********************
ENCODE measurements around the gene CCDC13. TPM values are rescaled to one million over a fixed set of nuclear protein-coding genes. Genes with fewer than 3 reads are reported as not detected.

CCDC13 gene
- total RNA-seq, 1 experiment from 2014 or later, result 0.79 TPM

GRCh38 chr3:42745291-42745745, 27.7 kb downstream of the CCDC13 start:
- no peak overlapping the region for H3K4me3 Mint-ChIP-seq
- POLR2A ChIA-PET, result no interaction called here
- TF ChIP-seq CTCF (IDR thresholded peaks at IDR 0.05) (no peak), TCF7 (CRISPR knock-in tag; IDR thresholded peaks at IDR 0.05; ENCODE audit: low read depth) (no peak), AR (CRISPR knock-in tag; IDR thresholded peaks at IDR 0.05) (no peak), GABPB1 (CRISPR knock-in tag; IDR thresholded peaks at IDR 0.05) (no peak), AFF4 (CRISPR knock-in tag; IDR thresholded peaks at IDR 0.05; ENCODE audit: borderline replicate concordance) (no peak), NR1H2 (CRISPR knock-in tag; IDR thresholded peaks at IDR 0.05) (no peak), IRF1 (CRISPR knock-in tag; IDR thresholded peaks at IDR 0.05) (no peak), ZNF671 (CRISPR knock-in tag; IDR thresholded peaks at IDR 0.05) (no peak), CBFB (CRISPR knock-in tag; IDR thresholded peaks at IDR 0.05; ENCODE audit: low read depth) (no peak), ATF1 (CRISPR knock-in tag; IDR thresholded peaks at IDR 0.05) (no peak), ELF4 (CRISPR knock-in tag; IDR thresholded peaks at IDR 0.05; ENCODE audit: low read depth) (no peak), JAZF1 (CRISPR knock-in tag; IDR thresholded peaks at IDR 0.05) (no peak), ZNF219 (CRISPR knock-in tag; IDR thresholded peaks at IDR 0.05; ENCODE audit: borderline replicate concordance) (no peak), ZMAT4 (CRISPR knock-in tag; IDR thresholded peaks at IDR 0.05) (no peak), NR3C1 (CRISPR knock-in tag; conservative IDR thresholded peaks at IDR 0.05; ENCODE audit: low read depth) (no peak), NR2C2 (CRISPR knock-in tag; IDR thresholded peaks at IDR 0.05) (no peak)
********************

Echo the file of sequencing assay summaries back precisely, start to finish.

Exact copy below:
ENCODE measurements around the gene CCDC13. TPM values are rescaled to one million over a fixed set of nuclear protein-coding genes. Genes with fewer than 3 reads are reported as not detected.

CCDC13 gene
- total RNA-seq, 1 experiment from 2014 or later, result 0.79 TPM

GRCh38 chr3:42745291-42745745, 27.7 kb downstream of the CCDC13 start:
- no peak overlapping the region for H3K4me3 Mint-ChIP-seq
- POLR2A ChIA-PET, result no interaction called here
- TF ChIP-seq CTCF (IDR thresholded peaks at IDR 0.05) (no peak), TCF7 (CRISPR knock-in tag; IDR thresholded peaks at IDR 0.05; ENCODE audit: low read depth) (no peak), AR (CRISPR knock-in tag; IDR thresholded peaks at IDR 0.05) (no peak), GABPB1 (CRISPR knock-in tag; IDR thresholded peaks at IDR 0.05) (no peak), AFF4 (CRISPR knock-in tag; IDR thresholded peaks at IDR 0.05; ENCODE audit: borderline replicate concordance) (no peak), NR1H2 (CRISPR knock-in tag; IDR thresholded peaks at IDR 0.05) (no peak), IRF1 (CRISPR knock-in tag; IDR thresholded peaks at IDR 0.05) (no peak), ZNF671 (CRISPR knock-in tag; IDR thresholded peaks at IDR 0.05) (no peak), CBFB (CRISPR knock-in tag; IDR thresholded peaks at IDR 0.05; ENCODE audit: low read depth) (no peak), ATF1 (CRISPR knock-in tag; IDR thresholded peaks at IDR 0.05) (no peak), ELF4 (CRISPR knock-in tag; IDR thresholded peaks at IDR 0.05; ENCODE audit: low read depth) (no peak), JAZF1 (CRISPR knock-in tag; IDR thresholded peaks at IDR 0.05) (no peak), ZNF219 (CRISPR knock-in tag; IDR thresholded peaks at IDR 0.05; ENCODE audit: borderline replicate concordance) (no peak), ZMAT4 (CRISPR knock-in tag; IDR thresholded peaks at IDR 0.05) (no peak), NR3C1 (CRISPR knock-in tag; conservative IDR thresholded peaks at IDR 0.05; ENCODE audit: low read depth) (no peak), NR2C2 (CRISPR knock-in tag; IDR thresholded peaks at IDR 0.05) (no peak)